I know that Hammersmith & Fulham councillors are concerned about their residents’ health not least because right now the h&f website is leading with a piece on Health and Fitness. We all now know that we should try and take moderate exercise regularly.

I note that the average age of residents in these two wards is falling and its childhood obesity is rising to an alarming degree. So anything we can do to encourage people to walk or cycle more would be a worthwhile thing.” 

40 per cent of children in that ward are obese by the age of 11 – a heart-breaking statistic.

From a well being and health perspective the government and local councils are right in nudging us all to do more regular daily exercise.  NHS guidelines recommend 150 minutes a week – which is 30 mins a day of vigorous exercise a day. We all have to take personal responsibility for integrating more active things into our day.  Walking to local shops or walking to existing bus stops and tube stations is a simple way of achieving this and should be encouraged by the council.

The health of the newer cafes with tables outside on Blythe Road and the local shops, all of which will take a knock in trade if we make it even easier for locals to go to the supermarket instead.

One small van can cause gridlock round here when it unloads deliveries.

The key problem we suffer from is congestion of large vehicles on small roads – we really don’t need another bus route down a road that is not large enough. There is enough competition for space between road users and cyclists.

Should a bus route be introduced, it would it would impose further traffic onto a road that is already struggling to accommodate the excessive amount of congestion and be an unwelcome hindrance to the children crossing the road every day on their way to the many neighbourhood schools.

The area is full of families with children, bicycles and a generally busy pedestrian life which thrives at reducing the carbon footprint through the use of local schools, shops and other facilities. 

Finally, a major concern for residents is that a tootly little bus route does not take long to become a bigger faster bus route.  Ever driven round the Hammersmith Gyratory anyone?  From a resident:

I think any sort of bus route is a step too far – too short a gap then for TfL to say that since there’s already a route, they’re going to send down big diesel buses in order to avoid Hammersmith Broadway.

I’ve heard this argument from a number of residents: – that a bus route is a bus route – and you can’t stop it from becoming something very different to what you asked for.  I’ll look into this.

And I’ll try to keep residents informed about the wider process, which all agree, needs to be fair, reasoned, and transparent.  Meanwhile, do please be in touch with your views (caroline.ffiske@lbhf.gov.uk).




Litter out of control in Ravenscourt Park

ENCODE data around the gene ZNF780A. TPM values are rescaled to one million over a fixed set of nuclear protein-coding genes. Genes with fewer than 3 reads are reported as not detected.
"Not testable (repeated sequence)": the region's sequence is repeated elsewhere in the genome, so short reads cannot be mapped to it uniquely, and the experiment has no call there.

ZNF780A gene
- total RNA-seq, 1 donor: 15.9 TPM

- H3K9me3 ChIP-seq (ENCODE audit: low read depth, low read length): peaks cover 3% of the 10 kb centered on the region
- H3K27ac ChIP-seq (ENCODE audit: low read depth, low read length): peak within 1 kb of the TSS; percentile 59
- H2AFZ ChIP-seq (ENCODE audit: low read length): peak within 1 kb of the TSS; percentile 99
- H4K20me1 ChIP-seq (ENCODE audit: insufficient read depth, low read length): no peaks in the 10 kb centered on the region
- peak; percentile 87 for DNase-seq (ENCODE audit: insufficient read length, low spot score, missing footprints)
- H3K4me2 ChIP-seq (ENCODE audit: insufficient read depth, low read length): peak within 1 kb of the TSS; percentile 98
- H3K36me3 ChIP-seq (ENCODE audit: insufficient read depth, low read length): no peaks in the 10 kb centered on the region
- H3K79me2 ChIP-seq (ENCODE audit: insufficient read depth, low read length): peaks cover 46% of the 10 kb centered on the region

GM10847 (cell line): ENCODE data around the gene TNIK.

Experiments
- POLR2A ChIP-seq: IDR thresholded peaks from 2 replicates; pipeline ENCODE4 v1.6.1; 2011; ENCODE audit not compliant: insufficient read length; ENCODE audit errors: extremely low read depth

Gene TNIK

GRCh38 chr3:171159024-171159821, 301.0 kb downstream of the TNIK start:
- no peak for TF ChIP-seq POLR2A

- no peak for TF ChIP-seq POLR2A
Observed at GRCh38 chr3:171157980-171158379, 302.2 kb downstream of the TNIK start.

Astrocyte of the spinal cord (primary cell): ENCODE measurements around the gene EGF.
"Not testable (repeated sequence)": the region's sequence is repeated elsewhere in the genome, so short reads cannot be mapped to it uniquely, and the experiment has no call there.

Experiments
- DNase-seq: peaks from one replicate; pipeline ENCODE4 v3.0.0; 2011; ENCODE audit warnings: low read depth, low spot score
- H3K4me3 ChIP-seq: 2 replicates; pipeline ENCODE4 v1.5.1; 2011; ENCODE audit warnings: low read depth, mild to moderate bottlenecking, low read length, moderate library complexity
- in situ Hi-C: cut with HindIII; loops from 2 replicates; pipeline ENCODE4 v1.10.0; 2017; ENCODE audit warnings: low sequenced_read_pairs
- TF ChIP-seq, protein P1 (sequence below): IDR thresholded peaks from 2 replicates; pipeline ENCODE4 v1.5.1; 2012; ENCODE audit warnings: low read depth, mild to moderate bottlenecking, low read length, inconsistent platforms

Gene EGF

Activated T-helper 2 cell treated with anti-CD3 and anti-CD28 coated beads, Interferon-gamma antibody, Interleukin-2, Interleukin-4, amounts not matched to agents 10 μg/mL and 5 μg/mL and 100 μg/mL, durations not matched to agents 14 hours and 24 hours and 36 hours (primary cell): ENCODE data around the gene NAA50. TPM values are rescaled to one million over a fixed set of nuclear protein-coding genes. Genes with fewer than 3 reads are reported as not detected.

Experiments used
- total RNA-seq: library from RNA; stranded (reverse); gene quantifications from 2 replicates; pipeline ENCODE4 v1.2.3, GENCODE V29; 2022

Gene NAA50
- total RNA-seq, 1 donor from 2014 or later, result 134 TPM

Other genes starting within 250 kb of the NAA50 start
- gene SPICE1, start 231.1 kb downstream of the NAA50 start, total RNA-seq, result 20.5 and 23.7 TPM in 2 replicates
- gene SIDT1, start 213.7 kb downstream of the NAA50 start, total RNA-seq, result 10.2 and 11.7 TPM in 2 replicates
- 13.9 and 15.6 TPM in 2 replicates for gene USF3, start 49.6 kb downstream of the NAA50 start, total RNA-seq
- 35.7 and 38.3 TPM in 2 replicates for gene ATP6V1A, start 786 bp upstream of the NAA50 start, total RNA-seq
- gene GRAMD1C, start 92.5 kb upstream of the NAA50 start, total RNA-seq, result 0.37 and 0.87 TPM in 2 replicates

ravenscourtlitter1It was a lovely weekend in London due to the good weather. It was known it was going to be. The forecasts were accurate. Therefore it was predictable that many more people than usual would have picnics in our local parks.

Yet as these pictures sent to me from a local residents show the bins in Ravenscourt Park were not able to cope with the litter.

There is nothing new about this. Last year I wrote to the Council to say:

“We need more bins (and/or more frequent bin collections) in
Ravenscourt Park – especially in the summer. This is not just when
there are special events in the park. Routinely in the summer the bins
are overflowing.

“It would make sense for Quadrant to accommodate this request as it
would reduce litter. Emptying bins must be less work for them than
picking up litter.”

This was rejected by the Council who said:

“Adding new bins will  impact upon the budget and also add clutter to the park itself which has historically been a concern raised by local residents. Whilst we appreciate that adding more bins may lessen the need to litter pick directly, it will increase the need for collection to empty the bins, again impacting on the labour resource.”

ravenscourtlitter2It still seems to me obvious that either we need more bins or they need to be emptied more quickly.

Even when the bins are not overflowing there is the problem of the lack enforcement for those dropping litter.

So far this year the litter bugs have operated with impunity in Ravenscourt Park. The Council tell me:

ravenscourtlitter3“We have not noticed any specific litter offences but will always issue a Fixed Penalty Notice if we see litter being deposited – from a cigarette butt to drinks cans or larger items. ”

There has also been a decline in the £80 Fixed Penalty Notices for dog fouling. There were 37 issued in our parks in 2014 but 11 last year. Yet complaints have increased – from 541 in 2014 to 716 last year.

Local parks should be sanctuaries for beauty and recreation.

This slide in the standard of cleanliness is unacceptable.

More community gardening, made possible by W6 Garden Centre

Cllr Caroline ffiske writes:IMG_1614

Have you visited the W6 Garden Centre in Ravenscourt Park? It’s gorgeous and has one of the best spots in Hammersmith for an outdoor coffee and cake.

Recently I asked the manager if any unsaleable plants could be donated to community gardening efforts.  I’m glad I gardeningasked!  The centre had previously donated plants to the Friends of Marcus Garvey Park who have transformed that small park in Avonmore by all their work.

Within a week of asking I had a large number of plants crowded into my small front garden.  Delivered for free by W6.

gardening 3About half of them have now begun a new life on the Lytton Estate, planted by a couple of locals – who were helped by small children who apparently took great delight in digging, peering at bugs, and making their home more beautiful.  The photos – of a small selection of the plants – also show daffodils, planted by residents, and still going strong.

Thank you to W6. Please check it out for a coffee.